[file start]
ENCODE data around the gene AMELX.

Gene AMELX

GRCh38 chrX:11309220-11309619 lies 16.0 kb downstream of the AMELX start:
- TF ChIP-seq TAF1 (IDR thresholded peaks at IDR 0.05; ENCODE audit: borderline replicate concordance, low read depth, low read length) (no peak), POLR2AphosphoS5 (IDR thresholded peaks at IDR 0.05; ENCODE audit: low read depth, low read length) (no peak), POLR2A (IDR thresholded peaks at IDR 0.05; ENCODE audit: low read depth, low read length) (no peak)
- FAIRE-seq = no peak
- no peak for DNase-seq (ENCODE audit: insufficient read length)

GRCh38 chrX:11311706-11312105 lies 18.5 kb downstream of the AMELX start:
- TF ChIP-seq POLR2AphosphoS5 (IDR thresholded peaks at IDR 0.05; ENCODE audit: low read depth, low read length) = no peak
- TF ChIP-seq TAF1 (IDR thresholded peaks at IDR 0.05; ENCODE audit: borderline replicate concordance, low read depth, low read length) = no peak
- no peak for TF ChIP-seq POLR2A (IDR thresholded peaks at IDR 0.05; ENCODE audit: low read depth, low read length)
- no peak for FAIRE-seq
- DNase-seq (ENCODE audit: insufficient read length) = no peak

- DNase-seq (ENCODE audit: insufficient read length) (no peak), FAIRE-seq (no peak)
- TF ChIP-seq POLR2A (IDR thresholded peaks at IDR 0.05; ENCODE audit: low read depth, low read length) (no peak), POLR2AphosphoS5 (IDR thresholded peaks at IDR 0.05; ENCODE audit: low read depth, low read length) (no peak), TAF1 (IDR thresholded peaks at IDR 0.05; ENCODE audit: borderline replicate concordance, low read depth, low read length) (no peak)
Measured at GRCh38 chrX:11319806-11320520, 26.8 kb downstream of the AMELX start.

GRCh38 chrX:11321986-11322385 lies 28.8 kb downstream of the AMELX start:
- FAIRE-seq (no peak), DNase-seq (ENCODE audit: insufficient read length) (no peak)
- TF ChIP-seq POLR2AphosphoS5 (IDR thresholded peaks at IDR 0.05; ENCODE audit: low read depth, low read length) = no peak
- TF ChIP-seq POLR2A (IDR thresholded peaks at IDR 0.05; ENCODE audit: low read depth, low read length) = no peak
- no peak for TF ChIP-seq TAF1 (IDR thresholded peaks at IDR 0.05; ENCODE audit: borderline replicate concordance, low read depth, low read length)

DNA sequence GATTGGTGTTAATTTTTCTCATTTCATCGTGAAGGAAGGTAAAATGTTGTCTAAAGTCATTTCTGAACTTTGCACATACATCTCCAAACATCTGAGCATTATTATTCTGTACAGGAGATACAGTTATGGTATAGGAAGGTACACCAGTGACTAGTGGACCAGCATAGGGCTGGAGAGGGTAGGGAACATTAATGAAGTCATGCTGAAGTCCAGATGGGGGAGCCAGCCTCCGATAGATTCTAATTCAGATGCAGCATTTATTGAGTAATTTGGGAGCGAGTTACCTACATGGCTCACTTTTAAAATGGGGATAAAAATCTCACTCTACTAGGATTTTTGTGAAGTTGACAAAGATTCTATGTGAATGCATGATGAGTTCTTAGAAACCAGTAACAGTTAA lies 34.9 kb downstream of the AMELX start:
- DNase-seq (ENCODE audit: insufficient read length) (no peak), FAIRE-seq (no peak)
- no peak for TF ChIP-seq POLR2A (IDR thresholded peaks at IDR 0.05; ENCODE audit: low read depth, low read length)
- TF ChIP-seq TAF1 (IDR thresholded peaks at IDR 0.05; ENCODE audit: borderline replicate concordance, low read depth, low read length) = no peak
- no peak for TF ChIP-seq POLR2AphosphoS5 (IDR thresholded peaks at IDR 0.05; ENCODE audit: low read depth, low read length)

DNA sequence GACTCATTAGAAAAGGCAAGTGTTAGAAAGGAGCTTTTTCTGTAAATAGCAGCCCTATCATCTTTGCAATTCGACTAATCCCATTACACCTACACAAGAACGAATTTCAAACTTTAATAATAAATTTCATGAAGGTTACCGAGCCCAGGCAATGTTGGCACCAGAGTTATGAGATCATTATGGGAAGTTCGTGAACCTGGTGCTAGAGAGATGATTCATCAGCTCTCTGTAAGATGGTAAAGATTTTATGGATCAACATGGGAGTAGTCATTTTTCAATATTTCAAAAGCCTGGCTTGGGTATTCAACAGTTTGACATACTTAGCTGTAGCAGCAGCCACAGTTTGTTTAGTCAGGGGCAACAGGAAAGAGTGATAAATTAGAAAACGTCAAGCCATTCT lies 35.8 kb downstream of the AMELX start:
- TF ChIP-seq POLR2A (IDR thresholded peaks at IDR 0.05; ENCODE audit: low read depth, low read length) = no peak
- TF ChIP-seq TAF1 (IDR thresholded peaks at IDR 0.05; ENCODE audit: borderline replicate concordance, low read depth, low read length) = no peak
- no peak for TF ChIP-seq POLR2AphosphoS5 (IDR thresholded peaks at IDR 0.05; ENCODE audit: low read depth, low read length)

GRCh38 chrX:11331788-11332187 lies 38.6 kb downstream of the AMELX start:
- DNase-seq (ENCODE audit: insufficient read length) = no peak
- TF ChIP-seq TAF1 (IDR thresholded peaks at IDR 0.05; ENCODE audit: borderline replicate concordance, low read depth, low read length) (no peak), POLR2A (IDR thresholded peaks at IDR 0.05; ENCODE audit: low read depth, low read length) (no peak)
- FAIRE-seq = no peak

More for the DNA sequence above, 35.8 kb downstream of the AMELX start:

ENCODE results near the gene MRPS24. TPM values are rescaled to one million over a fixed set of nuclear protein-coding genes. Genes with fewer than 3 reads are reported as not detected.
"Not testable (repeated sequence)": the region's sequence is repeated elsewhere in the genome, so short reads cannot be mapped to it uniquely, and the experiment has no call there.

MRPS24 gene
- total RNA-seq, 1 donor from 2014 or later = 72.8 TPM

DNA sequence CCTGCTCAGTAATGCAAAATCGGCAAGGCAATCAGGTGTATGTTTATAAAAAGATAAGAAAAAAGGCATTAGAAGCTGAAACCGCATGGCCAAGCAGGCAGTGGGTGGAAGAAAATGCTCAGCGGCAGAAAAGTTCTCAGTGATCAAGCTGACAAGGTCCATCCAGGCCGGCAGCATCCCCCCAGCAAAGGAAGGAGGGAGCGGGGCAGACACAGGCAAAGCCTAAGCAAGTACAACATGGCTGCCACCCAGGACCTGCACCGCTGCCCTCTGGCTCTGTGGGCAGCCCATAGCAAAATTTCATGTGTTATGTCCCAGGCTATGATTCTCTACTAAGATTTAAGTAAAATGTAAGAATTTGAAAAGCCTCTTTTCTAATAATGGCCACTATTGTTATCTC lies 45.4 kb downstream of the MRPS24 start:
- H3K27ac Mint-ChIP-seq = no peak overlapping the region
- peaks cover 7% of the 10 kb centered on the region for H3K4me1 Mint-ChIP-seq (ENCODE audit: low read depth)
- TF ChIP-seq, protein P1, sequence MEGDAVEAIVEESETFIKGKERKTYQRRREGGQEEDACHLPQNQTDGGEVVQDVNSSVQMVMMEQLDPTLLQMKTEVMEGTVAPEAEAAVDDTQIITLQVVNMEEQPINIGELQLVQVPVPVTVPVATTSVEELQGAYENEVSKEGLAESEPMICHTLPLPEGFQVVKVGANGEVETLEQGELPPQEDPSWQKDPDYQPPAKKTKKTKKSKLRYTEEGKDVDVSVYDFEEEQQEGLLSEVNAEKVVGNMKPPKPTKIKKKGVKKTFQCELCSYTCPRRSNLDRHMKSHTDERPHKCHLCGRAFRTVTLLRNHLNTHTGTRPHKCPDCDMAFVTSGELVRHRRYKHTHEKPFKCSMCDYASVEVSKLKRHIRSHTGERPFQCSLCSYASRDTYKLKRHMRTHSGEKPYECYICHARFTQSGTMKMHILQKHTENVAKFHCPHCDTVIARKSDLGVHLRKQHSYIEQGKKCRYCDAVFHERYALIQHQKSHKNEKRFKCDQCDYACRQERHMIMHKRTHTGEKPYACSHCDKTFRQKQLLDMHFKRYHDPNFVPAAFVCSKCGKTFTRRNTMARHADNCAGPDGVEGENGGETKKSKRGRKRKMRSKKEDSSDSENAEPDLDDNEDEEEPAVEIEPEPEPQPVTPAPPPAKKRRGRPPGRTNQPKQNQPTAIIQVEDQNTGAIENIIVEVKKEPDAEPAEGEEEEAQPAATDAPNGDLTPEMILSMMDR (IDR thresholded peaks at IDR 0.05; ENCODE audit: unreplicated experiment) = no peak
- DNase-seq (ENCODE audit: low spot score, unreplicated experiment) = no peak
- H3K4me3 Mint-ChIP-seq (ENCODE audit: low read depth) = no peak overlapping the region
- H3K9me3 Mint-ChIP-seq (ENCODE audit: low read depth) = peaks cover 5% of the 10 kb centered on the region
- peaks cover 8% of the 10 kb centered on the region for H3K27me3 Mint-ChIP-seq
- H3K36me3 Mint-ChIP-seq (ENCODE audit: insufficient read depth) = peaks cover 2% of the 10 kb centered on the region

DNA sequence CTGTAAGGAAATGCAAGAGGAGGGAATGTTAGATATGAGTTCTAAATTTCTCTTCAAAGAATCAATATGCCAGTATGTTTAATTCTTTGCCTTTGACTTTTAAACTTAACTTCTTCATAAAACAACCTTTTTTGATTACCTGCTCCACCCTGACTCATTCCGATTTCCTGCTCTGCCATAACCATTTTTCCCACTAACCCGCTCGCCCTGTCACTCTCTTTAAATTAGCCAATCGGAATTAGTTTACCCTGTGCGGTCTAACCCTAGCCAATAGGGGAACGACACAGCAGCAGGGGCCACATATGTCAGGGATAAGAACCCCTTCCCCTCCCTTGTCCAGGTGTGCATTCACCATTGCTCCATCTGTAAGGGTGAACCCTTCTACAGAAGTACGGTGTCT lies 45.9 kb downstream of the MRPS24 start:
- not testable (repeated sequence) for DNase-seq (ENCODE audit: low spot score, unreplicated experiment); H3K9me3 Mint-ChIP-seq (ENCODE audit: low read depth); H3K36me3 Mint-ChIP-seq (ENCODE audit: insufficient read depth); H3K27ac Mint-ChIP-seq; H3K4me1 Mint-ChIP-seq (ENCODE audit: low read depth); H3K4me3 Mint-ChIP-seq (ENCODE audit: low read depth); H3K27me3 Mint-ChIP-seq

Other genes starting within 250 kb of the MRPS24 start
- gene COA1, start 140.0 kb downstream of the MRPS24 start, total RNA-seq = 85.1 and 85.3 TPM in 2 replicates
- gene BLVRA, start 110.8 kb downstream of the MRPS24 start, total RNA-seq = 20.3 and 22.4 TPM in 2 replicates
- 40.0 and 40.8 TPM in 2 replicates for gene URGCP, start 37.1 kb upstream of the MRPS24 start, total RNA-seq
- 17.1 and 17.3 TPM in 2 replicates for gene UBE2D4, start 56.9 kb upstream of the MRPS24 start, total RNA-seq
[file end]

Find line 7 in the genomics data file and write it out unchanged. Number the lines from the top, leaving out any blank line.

GRCh38 chrX:11311706-11312105 lies 18.5 kb downstream of the AMELX start: